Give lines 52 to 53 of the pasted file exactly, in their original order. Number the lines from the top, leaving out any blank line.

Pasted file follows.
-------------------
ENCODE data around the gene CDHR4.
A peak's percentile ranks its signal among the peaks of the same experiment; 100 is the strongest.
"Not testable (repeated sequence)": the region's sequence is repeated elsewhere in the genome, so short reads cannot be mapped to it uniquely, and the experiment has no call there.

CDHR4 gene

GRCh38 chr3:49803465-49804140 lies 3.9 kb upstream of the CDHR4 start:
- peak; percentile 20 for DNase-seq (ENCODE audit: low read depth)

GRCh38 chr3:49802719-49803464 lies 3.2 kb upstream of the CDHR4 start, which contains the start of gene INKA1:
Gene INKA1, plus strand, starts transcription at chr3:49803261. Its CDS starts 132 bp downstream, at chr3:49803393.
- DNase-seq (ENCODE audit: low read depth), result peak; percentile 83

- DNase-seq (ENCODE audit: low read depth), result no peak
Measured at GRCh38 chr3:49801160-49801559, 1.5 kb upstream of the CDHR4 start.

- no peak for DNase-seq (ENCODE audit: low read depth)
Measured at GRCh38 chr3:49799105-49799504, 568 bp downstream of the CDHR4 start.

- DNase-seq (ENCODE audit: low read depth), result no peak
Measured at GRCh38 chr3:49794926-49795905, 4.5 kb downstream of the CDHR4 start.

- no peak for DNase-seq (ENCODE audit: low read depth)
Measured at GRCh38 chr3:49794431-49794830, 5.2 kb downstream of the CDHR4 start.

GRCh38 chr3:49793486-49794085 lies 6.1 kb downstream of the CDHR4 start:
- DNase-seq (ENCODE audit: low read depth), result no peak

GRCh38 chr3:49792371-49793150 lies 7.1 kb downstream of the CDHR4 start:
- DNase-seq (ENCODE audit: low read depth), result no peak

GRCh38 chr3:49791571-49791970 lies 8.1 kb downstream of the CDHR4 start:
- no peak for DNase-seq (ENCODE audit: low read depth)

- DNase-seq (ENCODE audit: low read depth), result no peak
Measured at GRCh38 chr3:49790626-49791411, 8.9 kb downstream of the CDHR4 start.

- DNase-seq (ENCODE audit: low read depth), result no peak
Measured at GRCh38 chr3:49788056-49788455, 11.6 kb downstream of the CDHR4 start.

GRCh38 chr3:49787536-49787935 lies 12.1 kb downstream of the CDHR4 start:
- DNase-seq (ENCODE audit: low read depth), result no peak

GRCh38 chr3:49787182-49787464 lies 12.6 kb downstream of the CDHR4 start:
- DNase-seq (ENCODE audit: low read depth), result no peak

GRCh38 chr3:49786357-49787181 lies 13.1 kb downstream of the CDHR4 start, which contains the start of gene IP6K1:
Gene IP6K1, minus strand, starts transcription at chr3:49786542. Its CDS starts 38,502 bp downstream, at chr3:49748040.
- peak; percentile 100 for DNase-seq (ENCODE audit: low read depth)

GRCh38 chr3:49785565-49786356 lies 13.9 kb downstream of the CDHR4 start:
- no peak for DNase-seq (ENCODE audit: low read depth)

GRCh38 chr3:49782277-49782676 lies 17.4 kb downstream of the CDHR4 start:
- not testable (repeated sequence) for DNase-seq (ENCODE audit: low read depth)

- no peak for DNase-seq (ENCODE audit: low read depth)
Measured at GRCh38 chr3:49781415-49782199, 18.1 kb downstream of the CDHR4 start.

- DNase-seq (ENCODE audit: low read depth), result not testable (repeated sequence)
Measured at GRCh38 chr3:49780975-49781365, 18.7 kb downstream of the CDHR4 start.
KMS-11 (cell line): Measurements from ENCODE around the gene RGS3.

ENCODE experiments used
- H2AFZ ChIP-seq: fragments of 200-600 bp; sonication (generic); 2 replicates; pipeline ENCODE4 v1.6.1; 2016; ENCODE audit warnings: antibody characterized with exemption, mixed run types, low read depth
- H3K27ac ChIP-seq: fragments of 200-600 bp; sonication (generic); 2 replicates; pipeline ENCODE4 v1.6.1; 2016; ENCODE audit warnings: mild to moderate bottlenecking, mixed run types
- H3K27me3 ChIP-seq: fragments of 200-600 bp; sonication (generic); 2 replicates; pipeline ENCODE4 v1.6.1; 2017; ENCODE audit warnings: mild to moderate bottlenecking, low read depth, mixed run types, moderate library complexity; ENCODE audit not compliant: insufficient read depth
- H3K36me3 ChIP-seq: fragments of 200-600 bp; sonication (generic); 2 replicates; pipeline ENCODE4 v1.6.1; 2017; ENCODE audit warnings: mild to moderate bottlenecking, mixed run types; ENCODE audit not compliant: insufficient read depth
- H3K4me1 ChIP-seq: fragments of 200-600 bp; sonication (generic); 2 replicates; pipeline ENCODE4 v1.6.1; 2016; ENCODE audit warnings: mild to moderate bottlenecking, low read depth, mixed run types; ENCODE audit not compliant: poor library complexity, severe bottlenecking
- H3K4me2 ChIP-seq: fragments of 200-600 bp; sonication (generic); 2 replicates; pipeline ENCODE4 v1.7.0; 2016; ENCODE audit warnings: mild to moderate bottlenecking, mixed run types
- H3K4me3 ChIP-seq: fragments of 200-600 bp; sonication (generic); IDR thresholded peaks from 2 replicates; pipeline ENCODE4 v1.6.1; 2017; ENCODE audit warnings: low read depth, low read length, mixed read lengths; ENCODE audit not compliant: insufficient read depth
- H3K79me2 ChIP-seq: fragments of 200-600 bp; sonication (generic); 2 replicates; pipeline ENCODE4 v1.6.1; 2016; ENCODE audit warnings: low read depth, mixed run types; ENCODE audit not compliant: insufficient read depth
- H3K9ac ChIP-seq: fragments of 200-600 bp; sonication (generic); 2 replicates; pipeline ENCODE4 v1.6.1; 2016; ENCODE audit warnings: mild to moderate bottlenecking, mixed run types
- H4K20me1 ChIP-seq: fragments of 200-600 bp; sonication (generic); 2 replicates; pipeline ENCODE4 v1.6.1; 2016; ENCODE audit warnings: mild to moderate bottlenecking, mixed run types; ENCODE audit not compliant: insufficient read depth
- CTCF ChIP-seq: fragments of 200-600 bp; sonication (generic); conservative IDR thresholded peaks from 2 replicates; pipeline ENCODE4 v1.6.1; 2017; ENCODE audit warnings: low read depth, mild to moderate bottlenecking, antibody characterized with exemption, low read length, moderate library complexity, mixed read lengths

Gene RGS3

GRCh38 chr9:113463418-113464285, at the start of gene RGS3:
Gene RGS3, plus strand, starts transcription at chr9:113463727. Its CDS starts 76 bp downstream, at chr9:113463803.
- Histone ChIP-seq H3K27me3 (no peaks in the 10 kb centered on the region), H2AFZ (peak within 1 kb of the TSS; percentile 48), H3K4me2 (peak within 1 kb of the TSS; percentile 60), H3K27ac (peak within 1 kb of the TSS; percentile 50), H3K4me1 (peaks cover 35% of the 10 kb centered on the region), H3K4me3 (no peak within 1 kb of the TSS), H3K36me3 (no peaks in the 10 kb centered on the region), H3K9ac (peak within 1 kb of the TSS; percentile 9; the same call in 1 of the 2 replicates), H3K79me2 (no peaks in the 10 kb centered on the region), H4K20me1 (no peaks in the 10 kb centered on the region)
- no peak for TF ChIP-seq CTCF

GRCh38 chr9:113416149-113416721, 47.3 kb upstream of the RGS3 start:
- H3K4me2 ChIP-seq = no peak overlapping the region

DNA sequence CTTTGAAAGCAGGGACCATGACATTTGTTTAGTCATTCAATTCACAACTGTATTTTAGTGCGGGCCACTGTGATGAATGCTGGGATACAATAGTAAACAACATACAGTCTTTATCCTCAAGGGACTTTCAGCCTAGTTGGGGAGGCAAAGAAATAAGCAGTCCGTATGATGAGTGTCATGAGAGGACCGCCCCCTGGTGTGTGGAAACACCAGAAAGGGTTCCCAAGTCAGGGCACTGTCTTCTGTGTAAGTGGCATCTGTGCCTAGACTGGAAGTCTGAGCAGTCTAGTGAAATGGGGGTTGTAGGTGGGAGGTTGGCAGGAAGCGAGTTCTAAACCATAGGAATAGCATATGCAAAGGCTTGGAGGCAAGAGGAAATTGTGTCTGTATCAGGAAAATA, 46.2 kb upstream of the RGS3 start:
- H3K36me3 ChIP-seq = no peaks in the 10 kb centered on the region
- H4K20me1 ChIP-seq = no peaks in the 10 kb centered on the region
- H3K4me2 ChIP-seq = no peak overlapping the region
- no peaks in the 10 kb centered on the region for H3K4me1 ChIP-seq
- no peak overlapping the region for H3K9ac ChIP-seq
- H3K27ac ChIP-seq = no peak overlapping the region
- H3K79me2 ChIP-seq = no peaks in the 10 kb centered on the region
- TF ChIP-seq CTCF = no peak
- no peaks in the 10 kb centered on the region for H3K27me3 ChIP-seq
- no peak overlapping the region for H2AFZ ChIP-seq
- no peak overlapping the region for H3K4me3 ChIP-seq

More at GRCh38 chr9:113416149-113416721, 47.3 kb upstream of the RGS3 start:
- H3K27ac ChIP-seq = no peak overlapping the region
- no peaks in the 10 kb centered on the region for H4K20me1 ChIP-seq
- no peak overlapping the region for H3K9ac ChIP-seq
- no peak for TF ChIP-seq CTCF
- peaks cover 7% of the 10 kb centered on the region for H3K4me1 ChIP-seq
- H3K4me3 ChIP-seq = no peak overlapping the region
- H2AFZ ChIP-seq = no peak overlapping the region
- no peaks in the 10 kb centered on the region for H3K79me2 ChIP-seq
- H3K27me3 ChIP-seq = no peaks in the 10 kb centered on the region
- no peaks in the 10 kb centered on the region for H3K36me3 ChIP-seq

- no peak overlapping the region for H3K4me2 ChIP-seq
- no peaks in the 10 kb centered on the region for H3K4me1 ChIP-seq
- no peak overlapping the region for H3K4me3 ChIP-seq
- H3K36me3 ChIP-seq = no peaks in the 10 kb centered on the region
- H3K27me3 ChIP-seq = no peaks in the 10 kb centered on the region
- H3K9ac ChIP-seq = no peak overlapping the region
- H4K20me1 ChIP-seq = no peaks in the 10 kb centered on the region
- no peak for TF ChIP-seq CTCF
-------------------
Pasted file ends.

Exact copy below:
- H3K79me2 ChIP-seq: fragments of 200-600 bp; sonication (generic); 2 replicates; pipeline ENCODE4 v1.6.1; 2016; ENCODE audit warnings: low read depth, mixed run types; ENCODE audit not compliant: insufficient read depth
- H3K9ac ChIP-seq: fragments of 200-600 bp; sonication (generic); 2 replicates; pipeline ENCODE4 v1.6.1; 2016; ENCODE audit warnings: mild to moderate bottlenecking, mixed run types